Unreached Network

The meaning of the cross of Jesus for forming communities of believers in him in mixed cities

Muslim and Christian communities have a long and diverse history of living side by side in mixed cities. Some of these experiences have been wonderful and respectful and full of joy. Many of them have been emotionally painful, and at times violent, and full of misunderstandings and false assumptions and stereotypes. Some of these misunderstandings and false assumptions have been unintentional. All of these factors continue in our relations as communities today.


Generalisations and stereotypes between the members of different communities are not just academic misunderstandings. They are laden with emotions, memories and senses of injustice that can lead people to avoid, be angry at, and live in fear and insecurity among the members of other groups. Like for example, avoiding an area where a particular community live, or a colleague at work who’s a member of a certain community, or being suspicious of a sister’s husband who’s a member of another community.

The Arabic al-Mawarid dictionary defines a stereotype: “Something that repeats in an unchanging way … or the mental image that the members of a group share in holding, that represents a simplified view to the level of excessive distortion or an emotionally laden stance“.

It is in the nature of the stereotypical views someone has towards a person or community that their view is full with subjective feelings, and what feel like correct intuitive feelings to them, that are laden with personal emotions that are difficult to change, or easily disprove. Memories of things done against a community by the other in the past, or the idea that one group are trying to usurp the rights of the other, or are expanding their political, religious or cultural control at our expense, can raise many emotions like sadness, anger and fear.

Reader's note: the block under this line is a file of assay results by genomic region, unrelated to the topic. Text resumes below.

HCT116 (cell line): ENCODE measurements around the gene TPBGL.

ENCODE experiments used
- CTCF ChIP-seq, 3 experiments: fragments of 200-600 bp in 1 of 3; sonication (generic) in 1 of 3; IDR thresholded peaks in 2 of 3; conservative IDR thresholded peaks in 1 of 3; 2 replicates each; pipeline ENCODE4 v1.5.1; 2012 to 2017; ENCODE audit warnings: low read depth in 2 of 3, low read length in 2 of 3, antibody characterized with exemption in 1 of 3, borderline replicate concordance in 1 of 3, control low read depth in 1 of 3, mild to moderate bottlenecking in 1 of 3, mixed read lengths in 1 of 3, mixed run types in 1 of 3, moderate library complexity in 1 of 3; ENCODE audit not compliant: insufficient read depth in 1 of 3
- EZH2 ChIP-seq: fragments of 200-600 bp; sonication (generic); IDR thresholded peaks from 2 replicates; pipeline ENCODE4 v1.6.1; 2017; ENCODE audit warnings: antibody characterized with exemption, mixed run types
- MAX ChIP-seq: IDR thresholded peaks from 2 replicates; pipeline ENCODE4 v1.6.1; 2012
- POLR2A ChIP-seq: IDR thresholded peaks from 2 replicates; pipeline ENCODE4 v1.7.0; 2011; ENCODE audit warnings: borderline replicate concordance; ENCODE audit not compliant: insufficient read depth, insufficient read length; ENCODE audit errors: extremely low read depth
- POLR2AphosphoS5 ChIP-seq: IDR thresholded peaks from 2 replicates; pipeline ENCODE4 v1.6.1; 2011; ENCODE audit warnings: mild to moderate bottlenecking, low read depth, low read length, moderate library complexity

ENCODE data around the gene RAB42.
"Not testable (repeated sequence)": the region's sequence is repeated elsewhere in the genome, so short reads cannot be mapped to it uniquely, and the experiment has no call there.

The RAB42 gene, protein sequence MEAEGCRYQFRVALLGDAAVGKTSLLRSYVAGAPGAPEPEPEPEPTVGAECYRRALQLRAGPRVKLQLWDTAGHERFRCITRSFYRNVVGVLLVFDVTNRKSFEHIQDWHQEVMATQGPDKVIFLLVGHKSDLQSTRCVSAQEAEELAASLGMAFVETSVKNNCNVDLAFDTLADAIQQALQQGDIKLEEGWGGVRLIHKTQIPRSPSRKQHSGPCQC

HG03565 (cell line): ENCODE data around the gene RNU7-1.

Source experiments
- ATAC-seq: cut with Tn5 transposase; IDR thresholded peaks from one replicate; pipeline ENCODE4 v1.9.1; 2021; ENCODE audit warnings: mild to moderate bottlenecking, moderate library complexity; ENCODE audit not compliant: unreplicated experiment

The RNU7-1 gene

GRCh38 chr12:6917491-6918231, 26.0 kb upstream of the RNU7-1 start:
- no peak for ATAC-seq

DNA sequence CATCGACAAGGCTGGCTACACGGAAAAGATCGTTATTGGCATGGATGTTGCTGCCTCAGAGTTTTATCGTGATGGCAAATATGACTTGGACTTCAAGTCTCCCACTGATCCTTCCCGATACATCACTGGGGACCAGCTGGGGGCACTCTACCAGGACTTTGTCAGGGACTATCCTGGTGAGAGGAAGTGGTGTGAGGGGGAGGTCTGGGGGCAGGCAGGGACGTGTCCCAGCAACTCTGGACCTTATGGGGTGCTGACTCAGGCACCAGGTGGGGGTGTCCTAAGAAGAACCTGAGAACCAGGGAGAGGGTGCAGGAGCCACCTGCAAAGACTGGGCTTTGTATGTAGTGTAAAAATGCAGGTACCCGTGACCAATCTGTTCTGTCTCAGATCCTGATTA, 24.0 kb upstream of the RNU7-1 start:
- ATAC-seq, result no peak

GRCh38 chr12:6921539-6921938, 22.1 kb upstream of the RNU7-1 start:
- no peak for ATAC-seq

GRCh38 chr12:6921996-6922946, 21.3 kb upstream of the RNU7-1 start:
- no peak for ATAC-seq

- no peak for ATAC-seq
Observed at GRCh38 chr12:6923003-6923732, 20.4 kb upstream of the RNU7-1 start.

In an academic session on generalization and religious stereotypes between communities in Beirut, a student said that in his opinion, the problem comes from the Christian side more than from the Muslim side. Another student also shared that, in his view, the problem lies more with the Muslim than with the Christian, and he supported his point of view with some personal experiences.

Perhaps we can notice the distorting stereotypical views that others have about us, more easily than we can recognise the distorting stereotypical views we have about them. Perhaps we feel the pain in what we hear people speak about us more than we know the pain we can cause them to feel in how we speak about them.

While the words ‘Muslims’ and ‘Christians’ might suggest two homogenous communities, there is much greater diversity than this between members of the Muslim communities and Christian communities.

People of different ethnicities are Christians or Muslims. For example, some of the population of Beirut are Armenians. They are Armenians and they are also Christians too. Some of Cairo’s residents are Copts who are also Christians.

A son born to an Armenian father will be both an Armenian and a Christian, and the daughter of a Druze father will be Druze and considered to be Druze legally and religiously. These ethnic, religious, cultural and legal identities do not necessarily define his or her beliefs but shape their social relations with the rest of society in broad and deep ways. We could mention history and experiences of Armenean-Arab relations, or Druze-Sunni relations, politics, food, racism etc that are more holistic than doctrinal beliefs at a theological level.

An adequate understanding of these identities and the relations between members of different ethnic and religious communities in a mixed city cannot be reduced to simply Islamic and Christian doctrines. There are also cultural, linguistic, and historical differences on many levels.

In these mixed cities, the formation of communities of believers in Christ inherently involves us engaging with the mixed ethnic, cultural, and religious communities and the nature of their relations, including ourselves, for reconciliation in Christ to be worked out in real life. For indeed, this is inherent to the good news about what God has accomplished for all people. As the Apostle Paul said:

“For he himself is our peace, who has made the two groups one and has destroyed the barrier, the dividing wall of hostility, by setting aside in his flesh the law with its commands and regulations. His purpose was to create in himself one new humanity out of the two, thus making peace, and in one body to reconcile both of them to God through the cross, by which he put to death their hostility. He came and preached peace to you who were far away and peace to those who were near”
(Paul’s Epistle to the Believers in Ephesus 2:14-16)
Announcing this good news is also about living this out in life.

Questions to discuss together

How does this relate to your life, your relationship with others, and your relationship with God?

Why do you think sectarianism/racism, with its fear and superiority,  is so appealing to people?

Have you experienced people viewing you in a stereotypical way? How do you feel about this?

Are there areas in your life and at a psychological level where you’d like to know more peace in engaging with ‘Muslims’ and ‘Christians’ around you?